US 6469308 B1
An ultraviolet radiation water treatment device for a water cooler machine having an ultraviolet lamp housed inside a transparent inner sleeve which is itself disposed inside an outer transparent sleeve. The upper ends of the two sleeves are housed in a short pipe having a peripheral flange which abuts the sides of the cooler's water tank. A water inlet tube enters the top of the tank and passes between the two sleeves to feed water proximate the tank bottom to circulate the influent water up between the two sleeves and down outside the outer sleeve into the reservoir water to accomplish three exposure passes to the bactericidal ultraviolet radiation.
1. An ultraviolet radiation water treatment device for a water cooler tank comprising:
a shield plate having a disk shape adapted for attachment to a side wall of a water cooler tank;
a shield pipe extending through the center of said shield plate, the pipe having an upper end, the pipe being adapted for extending through a top wall of a water cooler tank, said shield pipe being made from a material opaque to UV radiation;
a circular cap attached to the upper end of said shield pipe, the cap having an aperture defined therein;
an outer, cylindrical, transparent sleeve having a closed, dome-shaped lower end and an open upper end disposed in said shield pipe, said outer sleeve and said shield pipe defining an outer annular flow channel;
a cylindrical, transparent inner sleeve disposed within said outer sleeve and having a closed, dome-shaped lower end and an upper end extending above said outer sleeve, said inner sleeve and said outer sleeve defining an inner annular flow channel;
an ultraviolet lamp emitting ultraviolet light at a frequency having germicidal effect disposed within said inner sleeve; and
a translucent water inlet tube extending through the aperture defined in said cap, the water inlet tube extending between said outer sleeve and said inner sleeve, the water inlet tube having a discharge opening proximate the lower end of said outer sleeve;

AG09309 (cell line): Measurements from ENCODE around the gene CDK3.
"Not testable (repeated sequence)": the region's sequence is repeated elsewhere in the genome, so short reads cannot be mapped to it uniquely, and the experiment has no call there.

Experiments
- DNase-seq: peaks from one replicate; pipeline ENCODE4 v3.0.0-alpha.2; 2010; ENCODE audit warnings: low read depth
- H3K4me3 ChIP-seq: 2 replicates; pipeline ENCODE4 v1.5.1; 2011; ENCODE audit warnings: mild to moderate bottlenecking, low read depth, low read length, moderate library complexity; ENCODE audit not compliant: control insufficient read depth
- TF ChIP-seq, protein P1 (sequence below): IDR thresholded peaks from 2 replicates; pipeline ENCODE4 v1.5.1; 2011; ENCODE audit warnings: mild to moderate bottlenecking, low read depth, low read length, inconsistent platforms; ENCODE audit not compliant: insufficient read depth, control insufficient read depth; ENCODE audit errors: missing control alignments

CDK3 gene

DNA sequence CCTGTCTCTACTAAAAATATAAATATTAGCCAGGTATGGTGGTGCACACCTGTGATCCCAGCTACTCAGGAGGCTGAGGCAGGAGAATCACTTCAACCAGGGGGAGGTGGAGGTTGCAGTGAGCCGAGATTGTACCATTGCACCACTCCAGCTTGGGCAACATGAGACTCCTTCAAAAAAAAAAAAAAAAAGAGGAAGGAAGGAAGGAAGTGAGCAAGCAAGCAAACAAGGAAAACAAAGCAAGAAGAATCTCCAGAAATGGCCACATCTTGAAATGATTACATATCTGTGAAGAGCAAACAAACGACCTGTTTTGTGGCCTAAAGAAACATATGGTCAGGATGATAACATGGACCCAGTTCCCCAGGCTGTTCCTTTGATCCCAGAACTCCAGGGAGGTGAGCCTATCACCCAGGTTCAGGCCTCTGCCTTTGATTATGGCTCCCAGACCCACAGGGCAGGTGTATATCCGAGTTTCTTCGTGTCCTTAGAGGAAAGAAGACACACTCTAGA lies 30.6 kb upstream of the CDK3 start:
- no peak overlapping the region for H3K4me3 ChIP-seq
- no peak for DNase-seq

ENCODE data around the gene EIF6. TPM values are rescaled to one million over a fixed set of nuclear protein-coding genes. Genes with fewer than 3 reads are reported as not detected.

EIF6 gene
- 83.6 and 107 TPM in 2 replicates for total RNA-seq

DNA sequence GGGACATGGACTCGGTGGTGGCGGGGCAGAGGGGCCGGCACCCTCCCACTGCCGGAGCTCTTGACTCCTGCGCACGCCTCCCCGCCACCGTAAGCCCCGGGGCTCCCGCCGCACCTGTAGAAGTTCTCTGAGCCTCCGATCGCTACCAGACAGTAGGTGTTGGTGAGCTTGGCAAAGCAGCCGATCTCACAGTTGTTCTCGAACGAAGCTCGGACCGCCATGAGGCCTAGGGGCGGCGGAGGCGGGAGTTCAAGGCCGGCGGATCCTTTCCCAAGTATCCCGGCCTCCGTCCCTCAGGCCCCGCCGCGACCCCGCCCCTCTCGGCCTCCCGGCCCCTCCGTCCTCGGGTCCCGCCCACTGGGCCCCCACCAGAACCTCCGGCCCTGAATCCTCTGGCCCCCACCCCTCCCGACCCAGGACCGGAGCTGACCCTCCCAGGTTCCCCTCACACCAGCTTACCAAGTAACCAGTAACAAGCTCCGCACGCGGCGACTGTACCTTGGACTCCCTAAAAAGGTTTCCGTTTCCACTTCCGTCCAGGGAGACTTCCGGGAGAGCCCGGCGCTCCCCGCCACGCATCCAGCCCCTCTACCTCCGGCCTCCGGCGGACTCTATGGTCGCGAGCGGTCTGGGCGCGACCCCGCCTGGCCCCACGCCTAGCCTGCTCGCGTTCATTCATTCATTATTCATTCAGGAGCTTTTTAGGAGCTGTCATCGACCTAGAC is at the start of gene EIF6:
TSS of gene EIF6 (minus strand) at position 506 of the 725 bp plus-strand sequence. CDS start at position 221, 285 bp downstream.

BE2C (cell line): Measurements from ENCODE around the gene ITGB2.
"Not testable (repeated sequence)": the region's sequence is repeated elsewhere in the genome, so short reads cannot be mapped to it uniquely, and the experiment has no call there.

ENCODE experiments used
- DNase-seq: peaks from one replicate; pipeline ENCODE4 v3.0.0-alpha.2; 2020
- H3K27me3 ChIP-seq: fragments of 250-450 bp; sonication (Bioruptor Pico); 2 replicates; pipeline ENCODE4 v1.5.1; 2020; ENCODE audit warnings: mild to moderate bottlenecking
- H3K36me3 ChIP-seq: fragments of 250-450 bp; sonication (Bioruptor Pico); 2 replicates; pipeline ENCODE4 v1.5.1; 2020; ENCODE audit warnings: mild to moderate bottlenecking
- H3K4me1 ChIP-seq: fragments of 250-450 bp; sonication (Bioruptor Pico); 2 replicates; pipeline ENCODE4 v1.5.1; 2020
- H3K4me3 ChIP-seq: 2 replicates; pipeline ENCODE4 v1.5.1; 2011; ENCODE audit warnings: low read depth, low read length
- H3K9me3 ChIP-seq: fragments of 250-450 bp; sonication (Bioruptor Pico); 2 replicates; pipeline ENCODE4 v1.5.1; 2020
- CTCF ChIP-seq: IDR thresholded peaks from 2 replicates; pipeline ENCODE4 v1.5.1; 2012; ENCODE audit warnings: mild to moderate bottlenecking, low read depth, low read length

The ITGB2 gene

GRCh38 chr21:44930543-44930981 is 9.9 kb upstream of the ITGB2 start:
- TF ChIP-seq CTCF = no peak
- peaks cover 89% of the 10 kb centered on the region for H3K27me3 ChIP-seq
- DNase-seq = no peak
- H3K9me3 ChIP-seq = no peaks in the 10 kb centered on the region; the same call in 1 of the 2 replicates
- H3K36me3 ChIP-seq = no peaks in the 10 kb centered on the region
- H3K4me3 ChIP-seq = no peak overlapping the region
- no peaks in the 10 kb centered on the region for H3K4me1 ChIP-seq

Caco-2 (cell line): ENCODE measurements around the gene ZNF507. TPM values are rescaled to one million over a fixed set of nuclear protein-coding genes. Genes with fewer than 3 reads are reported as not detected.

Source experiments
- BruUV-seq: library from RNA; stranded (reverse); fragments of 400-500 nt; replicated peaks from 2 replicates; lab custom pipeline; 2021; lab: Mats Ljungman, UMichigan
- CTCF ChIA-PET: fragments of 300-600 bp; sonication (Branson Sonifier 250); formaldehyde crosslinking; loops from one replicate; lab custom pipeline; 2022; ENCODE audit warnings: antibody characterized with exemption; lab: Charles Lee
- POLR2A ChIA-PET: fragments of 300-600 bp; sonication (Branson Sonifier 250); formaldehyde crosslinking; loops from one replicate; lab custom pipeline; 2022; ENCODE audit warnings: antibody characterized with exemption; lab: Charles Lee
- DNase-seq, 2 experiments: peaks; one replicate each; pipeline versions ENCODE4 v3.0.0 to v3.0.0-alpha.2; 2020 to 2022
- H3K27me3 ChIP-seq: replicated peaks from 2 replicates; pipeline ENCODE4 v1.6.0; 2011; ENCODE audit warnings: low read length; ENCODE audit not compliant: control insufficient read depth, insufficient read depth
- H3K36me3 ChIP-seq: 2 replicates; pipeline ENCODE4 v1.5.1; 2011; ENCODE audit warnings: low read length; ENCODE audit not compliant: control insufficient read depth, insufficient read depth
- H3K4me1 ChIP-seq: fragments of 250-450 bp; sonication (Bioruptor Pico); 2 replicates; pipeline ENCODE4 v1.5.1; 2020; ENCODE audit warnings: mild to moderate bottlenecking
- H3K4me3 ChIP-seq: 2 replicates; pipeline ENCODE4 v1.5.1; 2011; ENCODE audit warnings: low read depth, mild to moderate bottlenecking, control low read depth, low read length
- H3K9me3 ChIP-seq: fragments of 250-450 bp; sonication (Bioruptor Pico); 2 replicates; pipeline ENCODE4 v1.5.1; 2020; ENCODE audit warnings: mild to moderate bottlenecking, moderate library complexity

wherein influent water enters the water treatment device through said water inlet tube, is discharged proximate the lower end of said outer sleeve, flows upward through said inner annular flow channel, then downward through said outer annular flow channel into a water cooler tank in order to effect at least three passes proximate the ultraviolet ray lamp, whereby influent water is exposed to germicidal ultraviolet radiation for an extended time.
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1. Field of the Invention
The present invention relates generally to water purifying devices. More specifically, the invention is an ultraviolet radiated water purifier device for a water cooler reservoir.
2. Description of the Related Art
The related art of interest describes various water purifying devices, but none describes the present invention. There is a need for a water purifying device installable in a water cooler tank which will be fully effective without producing a burnt water taste. The related art will be discussed in the order of perceived relevance to the present invention.
U.S. Pat. No. 6,099,799 issued on Aug. 8, 2000 for Ellis D. Anderson, describes an apparatus for ultraviolet disinfection of water comprising the treatment of untreated and treated water in separate streams in the apparatus, in which the streams separately enter and exit the apparatus. An ultraviolet lamp inside a first sleeve emits rays through first and second ultraviolet transparent sleeves having an annular space therebetween to form an inner flow channel and an annular space between the second sleeve and an ultraviolet resistant pressure vessel. The apparatus is distinguishable for structure required for treating both treated and untreated water in separate streams.